The Gray Slider is the only Levels adjustment that’s missing in Curves. In effect, the Gray Slider adjusts the shape of a curve by setting one parameter. Curves allows you to specify the shape of the curve by placing points on it. In effect, you can set as many parameters as you care to. The additional flexibility of Curves comes at a price. It’s easy to get trapped into spending lots of time adding points and moving them around while trying to achieve a perfect adjustment.

Without falling into the trap of perfectionism, I’m going to conclude this post with the application of Curves to the Jackrabbit photo that I adjusted with Levels. Figures 7 and 8 show that photo and the final Levels adjustment:


Figure 7. Unadjusted photograph of a jackrabbit.


Figure 8. Jackrabbit photo with Black, White and Gray Input Levels Sliders set to 10, 205, and 0.95 and Black and White Output Levels Sliders set to 15 and 240.

Figure 9 shows the jackrabbit photo with a Curves adjustment intended to mimic the Levels adjustments for the photo Figure 8.


Figure 9. Jackrabbit photo after the Curves adjustments shown in Figure 10.

Figure 10 displays the Curves adjustments used to generate Figure 9. The short horizontal line on the lower left portion of the Mapping Curve causes all tones between 0 and 10 to be mapped to 15. The longer horizontal line at the upper right portion of the mapping curve causes all tones between 205 and 255 to be mapped to 240. The point in the middle of the Mapping Curve was selected to adjust the mapping of tones between 10 and 205.


Figure 10. Curves adjustments intended to mimic the Levels adjustments for the Jackrabbit photo in Figure 9.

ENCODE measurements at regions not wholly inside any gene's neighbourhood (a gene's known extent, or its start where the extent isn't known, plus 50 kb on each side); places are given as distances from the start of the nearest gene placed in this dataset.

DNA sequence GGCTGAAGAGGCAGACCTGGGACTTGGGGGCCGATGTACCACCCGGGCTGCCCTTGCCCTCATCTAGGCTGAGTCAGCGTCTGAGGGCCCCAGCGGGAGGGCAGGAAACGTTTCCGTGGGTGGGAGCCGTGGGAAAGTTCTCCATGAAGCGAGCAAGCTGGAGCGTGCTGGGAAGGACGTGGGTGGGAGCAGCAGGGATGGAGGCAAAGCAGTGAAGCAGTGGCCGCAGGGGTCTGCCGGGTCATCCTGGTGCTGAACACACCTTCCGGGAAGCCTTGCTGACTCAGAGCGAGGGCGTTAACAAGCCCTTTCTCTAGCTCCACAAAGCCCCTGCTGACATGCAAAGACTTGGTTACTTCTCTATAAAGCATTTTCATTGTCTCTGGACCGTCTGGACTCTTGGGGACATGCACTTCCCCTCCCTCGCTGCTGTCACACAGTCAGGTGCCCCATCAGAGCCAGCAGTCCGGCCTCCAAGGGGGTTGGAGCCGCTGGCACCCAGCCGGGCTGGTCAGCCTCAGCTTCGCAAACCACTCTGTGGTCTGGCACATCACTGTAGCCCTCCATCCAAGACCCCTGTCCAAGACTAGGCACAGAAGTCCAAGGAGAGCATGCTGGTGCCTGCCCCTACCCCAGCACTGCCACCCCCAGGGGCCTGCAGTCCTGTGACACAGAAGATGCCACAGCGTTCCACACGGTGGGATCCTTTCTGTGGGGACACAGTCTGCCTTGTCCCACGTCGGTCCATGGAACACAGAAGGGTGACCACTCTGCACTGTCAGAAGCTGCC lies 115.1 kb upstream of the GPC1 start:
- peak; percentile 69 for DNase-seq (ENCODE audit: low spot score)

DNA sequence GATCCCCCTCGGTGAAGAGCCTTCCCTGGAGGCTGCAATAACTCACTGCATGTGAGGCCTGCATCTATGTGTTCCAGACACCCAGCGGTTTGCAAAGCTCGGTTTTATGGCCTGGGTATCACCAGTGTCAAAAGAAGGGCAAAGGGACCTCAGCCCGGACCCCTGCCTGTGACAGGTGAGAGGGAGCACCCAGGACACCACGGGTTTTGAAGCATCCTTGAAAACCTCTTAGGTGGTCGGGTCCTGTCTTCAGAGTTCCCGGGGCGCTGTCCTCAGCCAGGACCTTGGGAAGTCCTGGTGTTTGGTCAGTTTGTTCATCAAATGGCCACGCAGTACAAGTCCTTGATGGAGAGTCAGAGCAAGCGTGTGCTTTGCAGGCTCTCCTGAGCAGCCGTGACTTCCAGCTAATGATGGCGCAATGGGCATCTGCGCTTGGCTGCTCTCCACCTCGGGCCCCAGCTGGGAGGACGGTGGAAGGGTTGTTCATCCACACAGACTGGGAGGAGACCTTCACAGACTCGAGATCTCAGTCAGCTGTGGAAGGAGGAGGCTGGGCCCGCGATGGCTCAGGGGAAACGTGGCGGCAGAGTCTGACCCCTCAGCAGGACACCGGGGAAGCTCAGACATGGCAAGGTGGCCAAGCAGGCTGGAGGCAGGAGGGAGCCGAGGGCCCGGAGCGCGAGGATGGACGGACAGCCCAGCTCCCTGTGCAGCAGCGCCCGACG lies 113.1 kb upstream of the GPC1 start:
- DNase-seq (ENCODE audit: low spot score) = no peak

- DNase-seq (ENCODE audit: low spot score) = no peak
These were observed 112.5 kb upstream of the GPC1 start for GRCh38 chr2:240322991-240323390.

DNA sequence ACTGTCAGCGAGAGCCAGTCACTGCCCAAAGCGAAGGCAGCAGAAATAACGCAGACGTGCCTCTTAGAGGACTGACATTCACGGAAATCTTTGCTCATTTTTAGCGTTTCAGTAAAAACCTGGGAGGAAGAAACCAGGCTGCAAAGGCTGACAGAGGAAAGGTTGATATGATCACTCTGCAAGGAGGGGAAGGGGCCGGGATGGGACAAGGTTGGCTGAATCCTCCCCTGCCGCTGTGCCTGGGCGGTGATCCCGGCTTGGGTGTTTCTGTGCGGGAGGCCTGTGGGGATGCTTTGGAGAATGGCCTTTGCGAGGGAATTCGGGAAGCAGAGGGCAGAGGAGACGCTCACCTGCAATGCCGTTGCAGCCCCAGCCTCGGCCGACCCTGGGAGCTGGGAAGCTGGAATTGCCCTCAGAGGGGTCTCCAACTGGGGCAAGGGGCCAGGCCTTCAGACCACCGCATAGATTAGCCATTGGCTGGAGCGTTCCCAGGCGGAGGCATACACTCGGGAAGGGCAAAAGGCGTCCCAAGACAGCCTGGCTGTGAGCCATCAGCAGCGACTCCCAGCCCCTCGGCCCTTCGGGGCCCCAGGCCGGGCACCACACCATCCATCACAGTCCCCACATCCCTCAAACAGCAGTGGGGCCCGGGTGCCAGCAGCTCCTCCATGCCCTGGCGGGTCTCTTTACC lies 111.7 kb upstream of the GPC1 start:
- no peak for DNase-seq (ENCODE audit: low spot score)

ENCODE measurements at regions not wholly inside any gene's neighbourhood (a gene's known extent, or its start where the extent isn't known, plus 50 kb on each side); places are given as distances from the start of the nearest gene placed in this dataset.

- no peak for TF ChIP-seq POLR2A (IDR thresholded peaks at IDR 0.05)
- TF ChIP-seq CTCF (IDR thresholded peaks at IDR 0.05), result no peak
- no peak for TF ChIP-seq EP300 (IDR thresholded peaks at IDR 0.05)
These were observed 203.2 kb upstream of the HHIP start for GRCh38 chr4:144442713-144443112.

I once thought that Curves adjustments could mimic Levels adjustments exactly. That’s not the case. To see why consider the Histograms in Figures 11 and 12.


Figure 11. Histogram for the Levels-adjusted Jackrabbit photo in Figure 8.


Figure 12. Histogram for the Curves-adjusted Jackrabbit photo in Figure 9.

There’s clearly something peculiar about the Levels algorithm. Combing occurs when a smaller range of values is mapped to a larger range of values. Spiking occurs when a larger range of values is mapped to a smaller range of values. In this case, the Levels Histogram exhibits both combing and spiking. I image this happens because Levels calculations are done in stages with rounding to integer values at the end of each stage. There’s no way to simulate that kind of effect with the a smooth Curves calculation that only does rounding at the end.

The Curves Histogram is much as you’d expect it to be. The steeper slope of the Mapping Curve for lighter tones causes the combing. For darker tones the Mapping Curve closely matches the Default Mapping Curve. Because they distort the Histogram less, Curves adjustments are preferable to Levels adjustments for situations that call for changes to both the input and the output range combined with gamma adjustments made by moving the Levels Gray Slider.